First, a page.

Electrical Literacy

Electrical + Literacy = Electracy

Electracy. The skills and knowledge necessary to communicate effectively over the internet and electronic media.

 Gregory Ulmer looks at grammatology – the history and theory of writing – to form the idea of “electracy.” Thousands of years ago, cultures didn’t have written language. People spoke and communicated via memory. This period is referred to as orality. Later, written symbols were developed in order to keep track of harvests. This eventually escalated to literacy. Now, people could write letters, keep records, and read books. Not everything had to be done from memory. Ulmer says that electracy is the transition from literacy to the digital age.

{For a concise explanation of electracy, check out this Wikipedia article}

The concept of electracy has many ramifications. Ulmer writes that pedagogy – the teaching practices for an idea or concept – must be developed. Teachers and professors can no longer focus solely on formal writing. Today’s education and business culture is built on emails and PowerPoint presentations, not letters (of course, there are exceptions). Thus, the writing styles taught must be updated. Additionally, learning no longer consists solely of students being lectured by teachers. The education process has expanded to students learning from the web and each other.

My daily life, and the lives of many others, is saturated with electracy. As a student, I interact with web content, email, and on electronic media on an hourly basis. I write blogs for class, emails to teachers, search for online articles, and read websites. There is without a doubt a large difference between the literacy involved in books and the electracy involved in online content.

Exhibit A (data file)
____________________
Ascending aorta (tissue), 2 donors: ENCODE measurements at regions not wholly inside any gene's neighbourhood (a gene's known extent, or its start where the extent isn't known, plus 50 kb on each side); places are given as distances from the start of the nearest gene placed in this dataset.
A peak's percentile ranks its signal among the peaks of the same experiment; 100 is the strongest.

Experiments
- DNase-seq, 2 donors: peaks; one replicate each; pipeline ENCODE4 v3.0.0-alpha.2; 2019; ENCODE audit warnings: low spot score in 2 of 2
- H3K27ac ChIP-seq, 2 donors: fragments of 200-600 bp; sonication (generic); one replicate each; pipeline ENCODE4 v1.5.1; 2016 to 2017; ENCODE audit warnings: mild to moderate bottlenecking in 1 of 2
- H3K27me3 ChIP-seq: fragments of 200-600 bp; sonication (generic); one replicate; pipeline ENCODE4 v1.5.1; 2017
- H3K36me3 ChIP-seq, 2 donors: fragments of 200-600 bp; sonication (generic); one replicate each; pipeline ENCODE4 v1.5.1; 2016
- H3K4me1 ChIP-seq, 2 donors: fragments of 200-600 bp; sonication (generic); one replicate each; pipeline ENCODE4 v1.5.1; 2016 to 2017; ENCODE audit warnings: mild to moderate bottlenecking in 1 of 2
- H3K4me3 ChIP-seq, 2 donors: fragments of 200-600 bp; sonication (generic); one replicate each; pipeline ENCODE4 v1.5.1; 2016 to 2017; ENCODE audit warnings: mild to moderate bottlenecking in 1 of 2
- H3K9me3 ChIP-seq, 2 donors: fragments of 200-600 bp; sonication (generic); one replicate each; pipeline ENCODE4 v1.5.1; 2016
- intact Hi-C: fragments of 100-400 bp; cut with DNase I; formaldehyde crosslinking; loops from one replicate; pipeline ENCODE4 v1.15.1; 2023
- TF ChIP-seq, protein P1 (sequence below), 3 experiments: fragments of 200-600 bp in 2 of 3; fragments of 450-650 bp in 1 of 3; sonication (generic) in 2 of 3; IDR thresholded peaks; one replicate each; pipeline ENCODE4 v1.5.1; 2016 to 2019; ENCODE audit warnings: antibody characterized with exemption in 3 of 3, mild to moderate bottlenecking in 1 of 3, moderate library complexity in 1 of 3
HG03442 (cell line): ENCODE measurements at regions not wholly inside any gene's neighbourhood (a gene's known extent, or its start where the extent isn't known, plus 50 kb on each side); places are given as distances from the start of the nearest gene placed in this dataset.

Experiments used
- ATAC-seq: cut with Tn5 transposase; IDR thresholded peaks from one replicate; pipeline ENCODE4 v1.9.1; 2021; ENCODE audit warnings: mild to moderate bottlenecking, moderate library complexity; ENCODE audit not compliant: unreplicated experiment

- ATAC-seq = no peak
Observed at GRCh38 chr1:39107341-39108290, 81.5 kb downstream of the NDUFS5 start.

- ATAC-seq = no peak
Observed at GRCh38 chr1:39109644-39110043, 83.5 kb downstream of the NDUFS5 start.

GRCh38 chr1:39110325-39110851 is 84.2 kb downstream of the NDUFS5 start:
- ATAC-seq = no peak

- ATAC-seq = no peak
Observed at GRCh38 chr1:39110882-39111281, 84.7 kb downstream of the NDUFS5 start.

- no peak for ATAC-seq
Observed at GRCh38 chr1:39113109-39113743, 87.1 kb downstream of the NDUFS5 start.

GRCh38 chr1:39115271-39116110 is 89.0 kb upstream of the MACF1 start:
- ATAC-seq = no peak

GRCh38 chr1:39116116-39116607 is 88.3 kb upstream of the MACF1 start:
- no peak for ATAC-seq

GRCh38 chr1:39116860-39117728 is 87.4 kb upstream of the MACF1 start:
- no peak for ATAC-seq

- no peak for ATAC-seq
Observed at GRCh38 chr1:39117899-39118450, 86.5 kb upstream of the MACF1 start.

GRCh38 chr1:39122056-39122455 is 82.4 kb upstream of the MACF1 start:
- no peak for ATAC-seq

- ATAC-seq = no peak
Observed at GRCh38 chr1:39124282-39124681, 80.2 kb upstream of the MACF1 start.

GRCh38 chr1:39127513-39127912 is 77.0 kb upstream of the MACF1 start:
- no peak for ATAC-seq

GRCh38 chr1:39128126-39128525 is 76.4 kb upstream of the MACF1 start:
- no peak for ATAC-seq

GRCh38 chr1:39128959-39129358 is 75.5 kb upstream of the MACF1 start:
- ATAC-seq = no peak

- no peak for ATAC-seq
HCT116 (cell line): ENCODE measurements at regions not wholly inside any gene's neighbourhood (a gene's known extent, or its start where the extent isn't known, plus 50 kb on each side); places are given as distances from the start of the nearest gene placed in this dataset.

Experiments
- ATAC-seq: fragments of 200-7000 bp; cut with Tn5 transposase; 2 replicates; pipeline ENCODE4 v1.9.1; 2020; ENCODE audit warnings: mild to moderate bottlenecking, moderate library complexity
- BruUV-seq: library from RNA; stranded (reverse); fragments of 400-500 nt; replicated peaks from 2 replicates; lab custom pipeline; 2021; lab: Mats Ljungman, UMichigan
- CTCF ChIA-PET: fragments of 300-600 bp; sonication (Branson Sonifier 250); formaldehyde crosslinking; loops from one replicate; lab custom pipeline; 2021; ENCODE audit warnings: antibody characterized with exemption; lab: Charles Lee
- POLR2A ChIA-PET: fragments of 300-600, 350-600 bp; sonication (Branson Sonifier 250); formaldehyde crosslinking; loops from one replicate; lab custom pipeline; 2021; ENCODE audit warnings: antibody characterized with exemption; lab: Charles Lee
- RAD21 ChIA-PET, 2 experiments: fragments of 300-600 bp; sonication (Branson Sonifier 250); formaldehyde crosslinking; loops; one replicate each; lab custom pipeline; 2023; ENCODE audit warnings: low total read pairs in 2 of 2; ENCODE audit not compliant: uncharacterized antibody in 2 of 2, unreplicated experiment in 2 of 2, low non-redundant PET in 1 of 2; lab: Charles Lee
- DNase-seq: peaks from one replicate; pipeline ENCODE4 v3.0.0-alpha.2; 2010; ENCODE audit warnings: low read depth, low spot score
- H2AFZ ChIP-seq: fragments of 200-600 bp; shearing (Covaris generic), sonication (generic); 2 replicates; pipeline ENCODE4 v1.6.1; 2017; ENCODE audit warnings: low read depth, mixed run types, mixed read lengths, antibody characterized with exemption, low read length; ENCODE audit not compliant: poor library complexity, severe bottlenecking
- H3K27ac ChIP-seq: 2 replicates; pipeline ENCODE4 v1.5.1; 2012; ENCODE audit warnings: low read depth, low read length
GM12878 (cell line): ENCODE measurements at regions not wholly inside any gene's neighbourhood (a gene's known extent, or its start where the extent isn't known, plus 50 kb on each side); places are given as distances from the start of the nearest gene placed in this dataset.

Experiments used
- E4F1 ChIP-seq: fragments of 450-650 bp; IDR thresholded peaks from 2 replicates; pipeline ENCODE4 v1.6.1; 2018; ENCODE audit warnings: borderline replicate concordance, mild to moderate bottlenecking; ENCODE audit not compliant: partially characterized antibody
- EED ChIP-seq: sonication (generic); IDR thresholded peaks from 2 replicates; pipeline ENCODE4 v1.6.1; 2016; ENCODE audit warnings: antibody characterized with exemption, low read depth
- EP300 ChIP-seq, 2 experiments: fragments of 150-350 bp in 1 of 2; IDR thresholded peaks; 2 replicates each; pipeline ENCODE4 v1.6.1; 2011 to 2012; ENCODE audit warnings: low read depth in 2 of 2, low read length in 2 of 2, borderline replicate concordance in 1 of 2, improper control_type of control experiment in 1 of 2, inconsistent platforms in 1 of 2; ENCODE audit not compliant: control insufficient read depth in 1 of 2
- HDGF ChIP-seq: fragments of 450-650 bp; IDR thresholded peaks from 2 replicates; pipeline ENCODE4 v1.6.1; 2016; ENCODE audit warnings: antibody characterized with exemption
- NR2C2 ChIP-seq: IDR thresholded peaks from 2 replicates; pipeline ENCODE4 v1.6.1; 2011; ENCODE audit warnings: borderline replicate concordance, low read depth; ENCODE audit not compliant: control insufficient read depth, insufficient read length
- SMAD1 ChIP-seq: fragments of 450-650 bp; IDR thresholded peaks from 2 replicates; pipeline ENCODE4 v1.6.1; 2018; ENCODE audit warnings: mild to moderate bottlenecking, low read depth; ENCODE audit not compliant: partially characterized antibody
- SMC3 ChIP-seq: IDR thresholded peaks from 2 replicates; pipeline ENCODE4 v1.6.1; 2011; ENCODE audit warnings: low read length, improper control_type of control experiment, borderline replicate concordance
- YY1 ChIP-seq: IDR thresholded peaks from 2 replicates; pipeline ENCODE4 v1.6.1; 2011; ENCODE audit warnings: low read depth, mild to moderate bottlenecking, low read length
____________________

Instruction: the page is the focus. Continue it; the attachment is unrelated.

Online content is generally quick and to the point. Fluff is eliminated, paragraphs are succinct, and word count is diminished greatly. Because Internet users rarely read an entire article, articles are short and headlines are bold. Understanding how to deal with these changes and effectively communicate online is part of electracy.

This article from Kevin Kelleher at GIGAOM.com addresses the ways in which the Internet has changed writing from literacy to electracy. A light, quick tone evolved from messaging. Debate skills evolved from comments on videos, posts, and blogs. Twitter made us get our points across in 140 characters or less.

As Kelleher writes, “In all of these (Twitter, comments, texting), we were nudged toward something all writers aspire to: a strong, distinct voice.”

Here are some things to think about:

  1. How has the Internet changed the way we write and interact with others?
  2. What skills are necessary for electracy?
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